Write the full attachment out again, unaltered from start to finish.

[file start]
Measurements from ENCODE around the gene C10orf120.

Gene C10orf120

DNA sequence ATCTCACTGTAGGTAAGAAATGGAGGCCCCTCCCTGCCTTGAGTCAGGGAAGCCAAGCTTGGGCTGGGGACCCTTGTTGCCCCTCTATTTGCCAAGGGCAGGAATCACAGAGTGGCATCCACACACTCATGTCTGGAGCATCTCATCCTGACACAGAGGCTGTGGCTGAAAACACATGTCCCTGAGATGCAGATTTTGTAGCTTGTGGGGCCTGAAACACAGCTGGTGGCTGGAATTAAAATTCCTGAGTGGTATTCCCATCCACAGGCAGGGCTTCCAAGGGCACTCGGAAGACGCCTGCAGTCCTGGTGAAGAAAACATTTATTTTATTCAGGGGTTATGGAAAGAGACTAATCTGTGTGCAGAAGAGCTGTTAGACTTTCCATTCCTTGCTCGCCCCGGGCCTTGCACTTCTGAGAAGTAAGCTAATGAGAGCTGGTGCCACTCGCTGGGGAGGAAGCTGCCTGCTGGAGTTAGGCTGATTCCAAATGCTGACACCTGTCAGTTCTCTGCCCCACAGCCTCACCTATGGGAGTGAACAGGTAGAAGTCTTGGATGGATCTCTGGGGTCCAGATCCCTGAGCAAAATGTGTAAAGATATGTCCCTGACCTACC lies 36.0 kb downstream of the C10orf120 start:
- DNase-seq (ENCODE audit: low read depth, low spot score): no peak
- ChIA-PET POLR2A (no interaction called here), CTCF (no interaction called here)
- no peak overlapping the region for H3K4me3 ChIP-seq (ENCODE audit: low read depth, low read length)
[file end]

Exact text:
Measurements from ENCODE around the gene C10orf120.

Gene C10orf120

DNA sequence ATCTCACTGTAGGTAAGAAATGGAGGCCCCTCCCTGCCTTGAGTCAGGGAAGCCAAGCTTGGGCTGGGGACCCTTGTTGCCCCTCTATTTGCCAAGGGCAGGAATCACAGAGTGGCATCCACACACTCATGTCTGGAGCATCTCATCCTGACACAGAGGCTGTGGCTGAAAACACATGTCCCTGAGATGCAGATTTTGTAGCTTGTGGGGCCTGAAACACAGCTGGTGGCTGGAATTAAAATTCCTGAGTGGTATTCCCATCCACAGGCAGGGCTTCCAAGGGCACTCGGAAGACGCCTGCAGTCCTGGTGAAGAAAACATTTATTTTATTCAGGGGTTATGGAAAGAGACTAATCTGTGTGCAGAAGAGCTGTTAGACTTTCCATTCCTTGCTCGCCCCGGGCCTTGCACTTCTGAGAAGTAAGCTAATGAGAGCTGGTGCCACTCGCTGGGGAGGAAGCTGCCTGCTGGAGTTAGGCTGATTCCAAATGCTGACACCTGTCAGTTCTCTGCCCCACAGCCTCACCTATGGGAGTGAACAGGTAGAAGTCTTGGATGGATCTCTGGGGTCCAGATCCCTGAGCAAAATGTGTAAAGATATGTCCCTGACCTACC lies 36.0 kb downstream of the C10orf120 start:
- DNase-seq (ENCODE audit: low read depth, low spot score): no peak
- ChIA-PET POLR2A (no interaction called here), CTCF (no interaction called here)
- no peak overlapping the region for H3K4me3 ChIP-seq (ENCODE audit: low read depth, low read length)